PCL Surgery

Repair a common knee injury.

Pending Medical Review

Updated 6 December 2021

Whenever you confront a traumatic injury to your knee such as being involved in an automobile accident or falling, it may result in tearing some of the ligaments present inside your knee. The posterior cruciate ligament is one of those ligaments vulnerable to being torn during such type of traumatic injury. 


If your PCL is injured, your healthcare provider has to replace that torn part with a normal tissue taken from your own body (autograft or allograft). This process is known as posterior cruciate ligament surgery. As the aging process is associated with various deteriorating features, the success rate of this operation varies with age.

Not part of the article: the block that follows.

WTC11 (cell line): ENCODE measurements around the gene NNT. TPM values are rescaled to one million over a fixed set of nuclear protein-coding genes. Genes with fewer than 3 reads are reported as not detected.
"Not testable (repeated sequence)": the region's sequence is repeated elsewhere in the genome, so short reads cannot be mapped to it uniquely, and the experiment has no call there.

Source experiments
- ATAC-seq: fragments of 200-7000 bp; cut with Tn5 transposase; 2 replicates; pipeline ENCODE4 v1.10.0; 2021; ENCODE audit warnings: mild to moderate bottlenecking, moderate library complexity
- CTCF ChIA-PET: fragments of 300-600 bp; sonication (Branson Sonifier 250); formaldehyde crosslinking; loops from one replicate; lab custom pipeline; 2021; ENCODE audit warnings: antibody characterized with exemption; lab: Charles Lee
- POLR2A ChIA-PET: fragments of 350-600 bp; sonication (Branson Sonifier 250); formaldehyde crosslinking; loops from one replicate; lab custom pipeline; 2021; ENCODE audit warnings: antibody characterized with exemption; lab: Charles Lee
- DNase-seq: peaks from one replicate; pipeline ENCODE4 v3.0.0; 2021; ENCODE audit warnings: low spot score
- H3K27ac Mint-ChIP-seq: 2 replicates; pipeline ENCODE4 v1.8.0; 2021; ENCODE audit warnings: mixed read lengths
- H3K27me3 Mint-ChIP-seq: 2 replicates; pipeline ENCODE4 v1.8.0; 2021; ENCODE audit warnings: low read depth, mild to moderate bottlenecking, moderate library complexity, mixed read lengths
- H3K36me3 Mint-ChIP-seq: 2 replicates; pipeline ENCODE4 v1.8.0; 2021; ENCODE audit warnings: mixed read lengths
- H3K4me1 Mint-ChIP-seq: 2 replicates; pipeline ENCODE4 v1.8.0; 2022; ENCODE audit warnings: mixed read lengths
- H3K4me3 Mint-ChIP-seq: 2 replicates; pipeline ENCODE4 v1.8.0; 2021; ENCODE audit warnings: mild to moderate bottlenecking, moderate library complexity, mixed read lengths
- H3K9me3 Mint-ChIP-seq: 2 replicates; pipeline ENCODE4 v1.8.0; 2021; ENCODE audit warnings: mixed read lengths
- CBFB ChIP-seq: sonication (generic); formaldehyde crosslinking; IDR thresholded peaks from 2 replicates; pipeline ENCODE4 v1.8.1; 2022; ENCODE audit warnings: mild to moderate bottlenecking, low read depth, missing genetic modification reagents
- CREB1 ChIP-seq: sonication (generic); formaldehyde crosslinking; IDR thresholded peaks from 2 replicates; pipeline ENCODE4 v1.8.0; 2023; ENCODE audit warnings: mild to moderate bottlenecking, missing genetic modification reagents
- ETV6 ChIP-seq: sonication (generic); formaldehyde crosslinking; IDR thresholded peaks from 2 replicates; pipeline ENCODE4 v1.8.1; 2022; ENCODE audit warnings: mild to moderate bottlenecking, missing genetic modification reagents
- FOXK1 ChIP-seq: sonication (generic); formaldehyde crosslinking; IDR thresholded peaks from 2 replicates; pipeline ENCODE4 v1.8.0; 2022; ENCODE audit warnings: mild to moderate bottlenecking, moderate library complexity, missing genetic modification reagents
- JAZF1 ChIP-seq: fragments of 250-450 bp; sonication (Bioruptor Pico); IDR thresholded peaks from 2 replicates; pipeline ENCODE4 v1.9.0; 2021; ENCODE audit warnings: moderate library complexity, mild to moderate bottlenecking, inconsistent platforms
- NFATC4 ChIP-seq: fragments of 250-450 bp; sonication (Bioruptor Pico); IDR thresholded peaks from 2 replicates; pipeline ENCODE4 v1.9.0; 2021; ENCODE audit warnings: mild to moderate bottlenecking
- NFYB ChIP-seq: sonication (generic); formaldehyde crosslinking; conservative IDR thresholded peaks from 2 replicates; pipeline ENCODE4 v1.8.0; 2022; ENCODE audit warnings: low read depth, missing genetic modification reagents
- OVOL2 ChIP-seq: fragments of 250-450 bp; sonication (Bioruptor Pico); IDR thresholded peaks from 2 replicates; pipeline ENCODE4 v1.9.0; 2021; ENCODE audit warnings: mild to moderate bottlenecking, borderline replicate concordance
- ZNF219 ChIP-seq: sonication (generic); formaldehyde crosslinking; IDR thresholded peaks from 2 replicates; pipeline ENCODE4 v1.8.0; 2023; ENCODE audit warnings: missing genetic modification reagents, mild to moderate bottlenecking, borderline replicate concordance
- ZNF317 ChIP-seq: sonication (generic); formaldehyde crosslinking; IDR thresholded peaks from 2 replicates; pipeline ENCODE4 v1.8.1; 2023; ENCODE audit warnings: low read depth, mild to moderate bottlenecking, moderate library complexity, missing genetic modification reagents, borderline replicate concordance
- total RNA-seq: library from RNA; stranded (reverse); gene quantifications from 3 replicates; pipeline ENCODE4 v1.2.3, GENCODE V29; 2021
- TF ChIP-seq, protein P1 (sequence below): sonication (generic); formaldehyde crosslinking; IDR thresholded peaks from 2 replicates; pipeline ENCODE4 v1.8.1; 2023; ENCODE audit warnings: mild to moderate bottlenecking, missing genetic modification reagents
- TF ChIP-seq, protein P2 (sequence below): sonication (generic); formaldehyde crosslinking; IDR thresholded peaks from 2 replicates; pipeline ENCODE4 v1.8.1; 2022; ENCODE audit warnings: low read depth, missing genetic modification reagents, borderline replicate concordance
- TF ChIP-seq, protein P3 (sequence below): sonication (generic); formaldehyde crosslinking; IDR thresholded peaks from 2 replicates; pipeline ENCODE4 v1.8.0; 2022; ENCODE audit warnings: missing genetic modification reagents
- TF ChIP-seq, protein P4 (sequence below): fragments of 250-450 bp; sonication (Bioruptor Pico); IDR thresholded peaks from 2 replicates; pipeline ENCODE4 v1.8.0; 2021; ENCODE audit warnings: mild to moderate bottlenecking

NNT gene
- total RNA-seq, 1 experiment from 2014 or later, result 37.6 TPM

Regulating the to and fro motion of the knees, the posterior cruciate ligament is a diagonally running ligament that is present in the middle of your knee, assorting an intact connection between the posterior side of the femur with the front of the tibia. It is considered stronger than the anterior cruciate ligament; however, damage to the posterior cruciate ligament accounts for 20% of knee ligament injuries.


Its treatment differs according to the severity of the damage undertaken. Mostly, you may encounter mild to moderate pain and agony encountering this injury. Your doctor would recommend you some analgesics (painkillers) to mitigate the suffering and advise you to lessen your body movements to prevent further harm. However, suppose you are a sportsman or an employee where your job demands more ground-level work. In that case, your doctor may suggest you undergo surgery protocol as it may hamper complications.